The lab team’s multi-pronged strategy, as Juretschko described, is to scale up the novel coronavirus testing by first using the assay from the CDC. In a parallel effort, the lab will use an automated respiratory pathogen panel from GenMark and other vendors. As Juretschko explained, the work the Northwell lab team is doing to prepare to do high-volume testing for the novel coronavirus provides an excellent example for other labs in hospitals and health systems of the benefits of having a highly-integrated in-system laboratory network.
“Our core lab serves our very large health system and an additional 11 area hospitals as the reference lab,” he said. “And in our own system hospitals, the clinical labs are already equipped with the Respiratory Pathogen (RP) Panel from GenMark. This means that, if we success-fully validate the GenMark platform, we can deploy such testing throughout the health system, not just at the core lab. “The RP panel is a sample-to-answer test, which means the sample is put in a cartridge and that cartridge is then put into the analyzer.
The operator can walk away and go do something else for 90 minutes or so,” he added. “Once the analysis is complete, the results are available without additional labor or input.
“Thanks to the usual needs for respiratory virus testing, we have one of these instruments in every one of our hospitals,” Juretschko reported. “In one cartridge, the panel can test for influenza, including influenza A and influenza B, and for respiratory syncytial virus (RSV).
“In addition, we have a more complex panel in some of our largest hospital labs that test for more than 20 targets, including flu A and its subtypes, H3N2 and H1N1; flu B; the four types of coronavirus that were identified in earlier epidemics; the 2009 swine flu; RSV; and others,” he said. “About four to six companies make these larger test panels.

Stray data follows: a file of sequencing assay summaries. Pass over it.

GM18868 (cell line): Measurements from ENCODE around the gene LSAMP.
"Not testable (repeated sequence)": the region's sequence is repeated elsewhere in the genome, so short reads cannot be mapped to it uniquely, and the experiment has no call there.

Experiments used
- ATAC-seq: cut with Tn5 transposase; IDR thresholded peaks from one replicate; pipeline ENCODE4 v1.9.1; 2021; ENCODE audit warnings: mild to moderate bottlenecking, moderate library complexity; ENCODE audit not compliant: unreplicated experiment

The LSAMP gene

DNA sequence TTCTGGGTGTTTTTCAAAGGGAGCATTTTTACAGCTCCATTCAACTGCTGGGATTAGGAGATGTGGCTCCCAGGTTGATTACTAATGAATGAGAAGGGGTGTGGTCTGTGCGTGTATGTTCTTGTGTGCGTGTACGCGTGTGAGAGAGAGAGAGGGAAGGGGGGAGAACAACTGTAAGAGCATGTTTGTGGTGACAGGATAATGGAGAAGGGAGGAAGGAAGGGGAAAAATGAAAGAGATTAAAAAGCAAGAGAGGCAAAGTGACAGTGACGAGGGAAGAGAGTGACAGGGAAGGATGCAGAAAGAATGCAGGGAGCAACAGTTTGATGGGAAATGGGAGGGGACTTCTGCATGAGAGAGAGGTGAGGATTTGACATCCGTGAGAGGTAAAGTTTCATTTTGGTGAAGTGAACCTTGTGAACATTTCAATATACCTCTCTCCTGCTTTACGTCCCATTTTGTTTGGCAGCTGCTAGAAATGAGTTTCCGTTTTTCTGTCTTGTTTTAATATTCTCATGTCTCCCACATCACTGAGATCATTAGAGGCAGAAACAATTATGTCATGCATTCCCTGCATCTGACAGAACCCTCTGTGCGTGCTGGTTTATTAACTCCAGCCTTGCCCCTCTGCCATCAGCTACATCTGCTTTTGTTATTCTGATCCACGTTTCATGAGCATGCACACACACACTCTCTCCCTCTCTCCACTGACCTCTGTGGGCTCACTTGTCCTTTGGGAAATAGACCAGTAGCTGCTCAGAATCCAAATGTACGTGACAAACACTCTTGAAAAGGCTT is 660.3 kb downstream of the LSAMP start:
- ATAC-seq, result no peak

“Our immediate goal is to get a test for the novel coronavirus under the EUA, and then work with the NYSDOH and the FDA to add the novel coronavirus testing to the panels these companies already offer,” Juretschko explained. “We expect to get validation of the test panels going soon, because they have been designated for research use only (RUO) and some are available for use already.
“It’s important to note that the testing reagents in the panel are based on the virus’ RNA structure, meaning the tests are similar to what the CDC assay offers,” he added. “The key difference is that CDC sent us the primers and probes needed mainly for manual testing, whereas the panel kits enable automated testing.
“Using the panel kits has a lot of advantages,” he commented. “First, auto-mated cartridge-based testing provides an answer within 80 to 90 minutes, with very little manpower needed. Second, deployment to all the hospitals that have that analyzer can be done immediately.
Third, a technologist can run the updated panel with very little in-service training, since they are already familiar with the testing platform,” he said. “And, fourth, we can further expand our system capacity by acquiring additional machines.
“We’re already talking to the vendor about whether we should buy some of the smaller instruments and put them in all of our hospitals,” he added. “We haven’t made a decision yet, but that’s an approach we’re considering.”
Instruments in All Hospitals?
“Having full capacity for local hospital testing would shorten turnaround times tremendously because samples would not need to be sent to the core lab for testing,” Juretschko explained. “Such rapid resulting—within two hours—would have significant value for managing patients, triaging in emergency departments, and in managing the healthcare workforce.”
With sufficient testing capacity, using the complex test panel will give Northwell an important advantage for any patient who goes to a doctor with flu-like symptoms, he said. That patient would be tested for a wide variety of viruses and get an answer quickly. “Many of those patients would be in the clear, and others would learn if they have the novel coronavirus and can take appropriate steps,” he noted.
This multi-pronged strategy enables Northwell to achieve a quick launch with the CDC assay, while simultaneously gearing up for high testing capacity using commercially-available automated platforms. Since the end of January, at least two companies announced that they would offer tests for such analyzers.
On Feb. 10, Cepheid said it was developing an automated molecular test for the qualitative detection of the novel coronavirus for its GeneXpert Systems, and that the tests could deliver point-of-care results in about 30 minutes. On March 2, GenMark announced it shipped RUO test kits to detect the SARS-CoV-2 virus and that it would submit an EUA to the FDA for this test.